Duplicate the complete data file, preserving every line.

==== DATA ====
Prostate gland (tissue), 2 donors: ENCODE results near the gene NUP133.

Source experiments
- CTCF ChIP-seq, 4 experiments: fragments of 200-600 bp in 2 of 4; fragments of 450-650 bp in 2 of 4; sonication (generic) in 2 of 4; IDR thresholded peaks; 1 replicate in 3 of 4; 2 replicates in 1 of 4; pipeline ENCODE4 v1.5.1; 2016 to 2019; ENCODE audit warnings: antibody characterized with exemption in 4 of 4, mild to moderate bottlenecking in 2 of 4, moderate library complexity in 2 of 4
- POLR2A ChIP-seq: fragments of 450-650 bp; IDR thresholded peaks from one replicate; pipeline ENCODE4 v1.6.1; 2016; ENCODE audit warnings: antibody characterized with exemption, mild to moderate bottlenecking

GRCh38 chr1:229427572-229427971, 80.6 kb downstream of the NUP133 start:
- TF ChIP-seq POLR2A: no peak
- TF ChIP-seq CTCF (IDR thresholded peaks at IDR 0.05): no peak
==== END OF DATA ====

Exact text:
Prostate gland (tissue), 2 donors: ENCODE results near the gene NUP133.

Source experiments
- CTCF ChIP-seq, 4 experiments: fragments of 200-600 bp in 2 of 4; fragments of 450-650 bp in 2 of 4; sonication (generic) in 2 of 4; IDR thresholded peaks; 1 replicate in 3 of 4; 2 replicates in 1 of 4; pipeline ENCODE4 v1.5.1; 2016 to 2019; ENCODE audit warnings: antibody characterized with exemption in 4 of 4, mild to moderate bottlenecking in 2 of 4, moderate library complexity in 2 of 4
- POLR2A ChIP-seq: fragments of 450-650 bp; IDR thresholded peaks from one replicate; pipeline ENCODE4 v1.6.1; 2016; ENCODE audit warnings: antibody characterized with exemption, mild to moderate bottlenecking

GRCh38 chr1:229427572-229427971, 80.6 kb downstream of the NUP133 start:
- TF ChIP-seq POLR2A: no peak
- TF ChIP-seq CTCF (IDR thresholded peaks at IDR 0.05): no peak